It’s shaping up to be a tough day for Medtronic Inc. (NYSE:MDT), as news of a federal false claims investigation follows questions from the Food & Drug Administration about a study of one of its deep-brain stimulation devices.
The Fridley, Minn.-based medical devices monolith revealed in a March 10 securities filing that the U.S. Attorney for Massachusetts issued a "civil investigative demand" Feb. 22 for documents in a false claims probe into the relationship of its CoreValve subsidiary with the Burlington, Mass.-based Lahey Clinic, "specifically relating to cardiologists at the clinic, CoreValve Inc. … and the Lahey Clinic, and certain employees of both [Medtronic] and the clinic, among other topics."
Lahey Clinic is a teaching hospital affiliated with Tufts University’s medical school. Medtronic said it would "comply as required" with the terms of the demand, according to the filing, but didn’t reveal any more details on the probe.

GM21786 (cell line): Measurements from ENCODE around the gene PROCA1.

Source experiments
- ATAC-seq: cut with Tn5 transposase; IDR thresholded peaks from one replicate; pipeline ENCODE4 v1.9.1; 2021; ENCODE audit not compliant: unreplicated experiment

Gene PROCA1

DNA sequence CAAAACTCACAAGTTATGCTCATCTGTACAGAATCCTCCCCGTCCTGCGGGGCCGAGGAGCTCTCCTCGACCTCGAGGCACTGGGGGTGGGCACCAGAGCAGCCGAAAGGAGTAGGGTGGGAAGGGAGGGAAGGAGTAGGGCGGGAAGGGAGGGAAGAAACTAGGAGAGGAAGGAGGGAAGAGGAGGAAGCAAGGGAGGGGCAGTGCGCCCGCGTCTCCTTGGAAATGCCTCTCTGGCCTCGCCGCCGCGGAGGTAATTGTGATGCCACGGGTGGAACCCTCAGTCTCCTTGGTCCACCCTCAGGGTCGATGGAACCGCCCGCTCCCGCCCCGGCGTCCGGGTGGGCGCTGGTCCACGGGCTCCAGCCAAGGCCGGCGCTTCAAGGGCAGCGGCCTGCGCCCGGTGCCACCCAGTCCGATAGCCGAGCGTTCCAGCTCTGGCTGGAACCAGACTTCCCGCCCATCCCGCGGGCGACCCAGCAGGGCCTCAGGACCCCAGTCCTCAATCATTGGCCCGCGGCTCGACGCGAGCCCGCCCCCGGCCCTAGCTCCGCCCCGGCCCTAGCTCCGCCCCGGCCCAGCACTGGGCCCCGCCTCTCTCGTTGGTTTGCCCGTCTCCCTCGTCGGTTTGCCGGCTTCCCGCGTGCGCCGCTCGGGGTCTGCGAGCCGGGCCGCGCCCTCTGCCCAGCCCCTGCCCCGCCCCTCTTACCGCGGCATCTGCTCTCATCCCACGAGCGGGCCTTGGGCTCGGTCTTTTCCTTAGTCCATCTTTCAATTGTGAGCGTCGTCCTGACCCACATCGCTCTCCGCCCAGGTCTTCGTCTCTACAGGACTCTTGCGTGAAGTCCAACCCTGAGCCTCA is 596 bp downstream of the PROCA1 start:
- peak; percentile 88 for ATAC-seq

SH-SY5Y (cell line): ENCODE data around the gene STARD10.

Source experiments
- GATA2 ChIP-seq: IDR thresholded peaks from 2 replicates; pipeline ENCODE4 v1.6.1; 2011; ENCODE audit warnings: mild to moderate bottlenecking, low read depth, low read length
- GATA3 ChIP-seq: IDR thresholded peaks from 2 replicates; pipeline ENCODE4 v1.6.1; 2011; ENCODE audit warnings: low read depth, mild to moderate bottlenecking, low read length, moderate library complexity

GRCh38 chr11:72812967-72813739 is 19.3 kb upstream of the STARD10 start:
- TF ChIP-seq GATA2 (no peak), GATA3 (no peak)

The company spent $700 million on CoreValve and its aortic valve replacement technology in April 2009. That technology is at the center of a patents spat with Edwards Lifesciences (NYSE:EW), which lost a round in a German court in February. The CoreValve product is not for sale or in clinical trials here, according to Medtronic.
News of the federal probe followed hard on the heels of word that the FDA is questioning the efficacy of Medtronics’ Activa DBS device based on data from a clinical trial of its use in treating epilepsy. The deep-brain stimulation device failed to meet the major goals of the study, according to FDA documents, which also questioned its safety.